This week on the blog, we’re taking a look at play #1 from our latest DTC playbook, ‘How to overcome common challenges of direct-to-consumer DTC eCommerce.’
Back in 2020, we started researching the common challenges Business-to-business (B2B) organisations were facing when trying to kick-start a DTC channel. The research would form part of the foundation for the critical industry plays we share and make the playbook relevant and useful for merchants.
Almost immediately, it became evident to our team that there was a common denominator in organisations that do succeed. They all had a well-defined business case for the DTC channel before beginning solution design and development. Meaning that, for the most part, their executive stakeholders were aligned across everything from crucial objectives and organisational benefits to the budget and timeline for a proposed solution.
In essence, they had nailed the ‘why’ of introducing a new DTC channel before beginning.
Why are we doing this? Not ‘what’ are we doing.
To create a DTC channel with an enduring sense of purpose that provides real value for customers, you first need to nail the business case. Here’s why…
Build a well-defined business case for DTC eCommerce
The classical definition of project success centres on achieving results on time, on budget and producing the agreed set of technical deliverables. Yet, producing the approved set of deliverables does not ensure the project itself will be a success.
Increasingly, the need for a well-defined business case for a DTC eCommerce solution is the first order of business for any organisation serious about succeeding in the market landscape. Of course, the business case must address what the outputs will be and what investment is required to do this. It must also outline what the perceived benefits to the organisation are.
A well-defined business case must create a vision for the project, or solution, which can demonstrate the organisational benefit, further, how the solution can continue to evolve once deployed, with a platform innovation roadmap. This should outline future investments which will be required beyond the initial development or ‘phase one’ rollout.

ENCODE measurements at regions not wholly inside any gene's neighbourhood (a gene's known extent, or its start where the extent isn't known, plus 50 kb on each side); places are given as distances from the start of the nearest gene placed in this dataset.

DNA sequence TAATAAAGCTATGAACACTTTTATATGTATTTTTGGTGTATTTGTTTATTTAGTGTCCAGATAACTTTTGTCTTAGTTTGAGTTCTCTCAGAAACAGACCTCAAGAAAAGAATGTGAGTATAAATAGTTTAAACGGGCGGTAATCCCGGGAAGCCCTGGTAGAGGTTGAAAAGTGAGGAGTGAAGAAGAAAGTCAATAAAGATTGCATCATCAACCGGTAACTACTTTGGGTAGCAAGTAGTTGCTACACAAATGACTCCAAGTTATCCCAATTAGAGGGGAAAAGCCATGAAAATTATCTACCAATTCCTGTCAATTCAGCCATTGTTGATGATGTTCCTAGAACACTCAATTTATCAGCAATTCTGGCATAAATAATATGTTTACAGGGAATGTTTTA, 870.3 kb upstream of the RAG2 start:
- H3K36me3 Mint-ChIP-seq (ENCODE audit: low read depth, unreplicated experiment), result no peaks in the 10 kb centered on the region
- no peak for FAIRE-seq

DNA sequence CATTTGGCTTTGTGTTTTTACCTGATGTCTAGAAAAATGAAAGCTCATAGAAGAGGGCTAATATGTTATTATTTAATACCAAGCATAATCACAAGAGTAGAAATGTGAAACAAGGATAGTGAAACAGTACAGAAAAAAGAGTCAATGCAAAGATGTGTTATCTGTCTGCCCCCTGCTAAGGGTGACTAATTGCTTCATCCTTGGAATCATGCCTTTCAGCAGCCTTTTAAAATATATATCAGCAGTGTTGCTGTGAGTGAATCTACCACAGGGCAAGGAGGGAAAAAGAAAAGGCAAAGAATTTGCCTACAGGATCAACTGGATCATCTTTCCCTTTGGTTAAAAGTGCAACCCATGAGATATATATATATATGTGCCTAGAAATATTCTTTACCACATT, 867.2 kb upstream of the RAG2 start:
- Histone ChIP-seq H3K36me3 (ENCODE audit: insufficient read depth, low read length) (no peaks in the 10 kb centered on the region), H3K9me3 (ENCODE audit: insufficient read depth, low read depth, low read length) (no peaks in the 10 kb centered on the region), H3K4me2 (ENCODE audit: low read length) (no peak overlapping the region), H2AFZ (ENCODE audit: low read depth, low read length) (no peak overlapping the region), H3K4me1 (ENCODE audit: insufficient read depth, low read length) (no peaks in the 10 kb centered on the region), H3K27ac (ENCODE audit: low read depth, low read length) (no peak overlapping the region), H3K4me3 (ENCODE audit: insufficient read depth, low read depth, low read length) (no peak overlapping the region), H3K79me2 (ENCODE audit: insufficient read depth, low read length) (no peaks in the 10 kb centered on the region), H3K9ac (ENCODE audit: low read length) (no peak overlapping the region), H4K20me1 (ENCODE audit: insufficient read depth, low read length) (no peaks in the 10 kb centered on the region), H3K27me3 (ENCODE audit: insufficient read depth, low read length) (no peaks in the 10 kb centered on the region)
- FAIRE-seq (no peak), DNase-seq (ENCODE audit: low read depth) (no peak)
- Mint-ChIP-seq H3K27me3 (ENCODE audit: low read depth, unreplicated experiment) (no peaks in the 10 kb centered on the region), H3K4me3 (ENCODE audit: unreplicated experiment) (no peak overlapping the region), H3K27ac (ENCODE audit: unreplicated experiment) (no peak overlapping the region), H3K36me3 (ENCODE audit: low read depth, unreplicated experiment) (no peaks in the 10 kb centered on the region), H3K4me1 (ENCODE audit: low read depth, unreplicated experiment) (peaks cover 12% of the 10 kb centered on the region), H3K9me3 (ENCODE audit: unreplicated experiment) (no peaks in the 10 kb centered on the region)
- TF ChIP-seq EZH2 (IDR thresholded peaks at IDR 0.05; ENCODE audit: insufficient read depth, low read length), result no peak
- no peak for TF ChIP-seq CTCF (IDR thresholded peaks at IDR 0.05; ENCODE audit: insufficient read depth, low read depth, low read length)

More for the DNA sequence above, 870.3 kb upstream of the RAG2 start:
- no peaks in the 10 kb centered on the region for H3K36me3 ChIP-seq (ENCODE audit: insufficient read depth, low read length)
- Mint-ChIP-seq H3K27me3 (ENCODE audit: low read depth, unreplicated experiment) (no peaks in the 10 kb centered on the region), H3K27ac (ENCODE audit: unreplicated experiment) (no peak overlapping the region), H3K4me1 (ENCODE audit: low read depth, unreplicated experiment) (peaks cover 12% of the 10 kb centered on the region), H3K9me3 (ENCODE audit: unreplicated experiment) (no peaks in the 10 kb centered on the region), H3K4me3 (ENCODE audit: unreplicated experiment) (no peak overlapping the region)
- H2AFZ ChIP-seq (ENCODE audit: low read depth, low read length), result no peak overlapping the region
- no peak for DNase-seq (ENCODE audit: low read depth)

Throughout a project of this scale, the business case is an instrumental piece of documentation. Before commencement, the business case will be essential to secure the funding required from senior leadership by demonstrating the outputs and wider benefit. Additionally, it allows leadership and key stakeholders to agree on key outcomes before any development begins.
At the beginning of the project, the business case will be used to assist in developing a project plan that will include milestones, timeline, budget, technical specifications etc. Finally, on completion the business case will be helpful to measure the success of the project. For example, it will help all involved to pose questions such as, did we (the organisation) achieve what we set out to do? Has the solution been delivered to the technical specification required? And, is the solution being used in the way the business had intended post-deployment?
Organisations must not underestimate the value of producing a well-defined business case before investing in a DTC eCommerce solution. At Balance Internet, we see that those who invest time into doing so, begin with a solid foundation and enduring sense of purpose.
James HorneDirector of Strategy,
You should place a very high emphasis on working collaboratively with stakeholders when developing a business case for DTC. Developing high-quality documentation from the beginning sets the tone for any eCommerce development and is beneficial to all involved.
There can often be a level of resistance towards developing a business case for DTC, given the exceptional negotiation and influence required when dealing with varied stakeholders to obtain business objectives. But collaborative input from the onset will only strengthen the solution development and outcomes.
Organisations should always seek external consultation when possible, to provide specialist advice in business case development and the application of required standards and frameworks as required.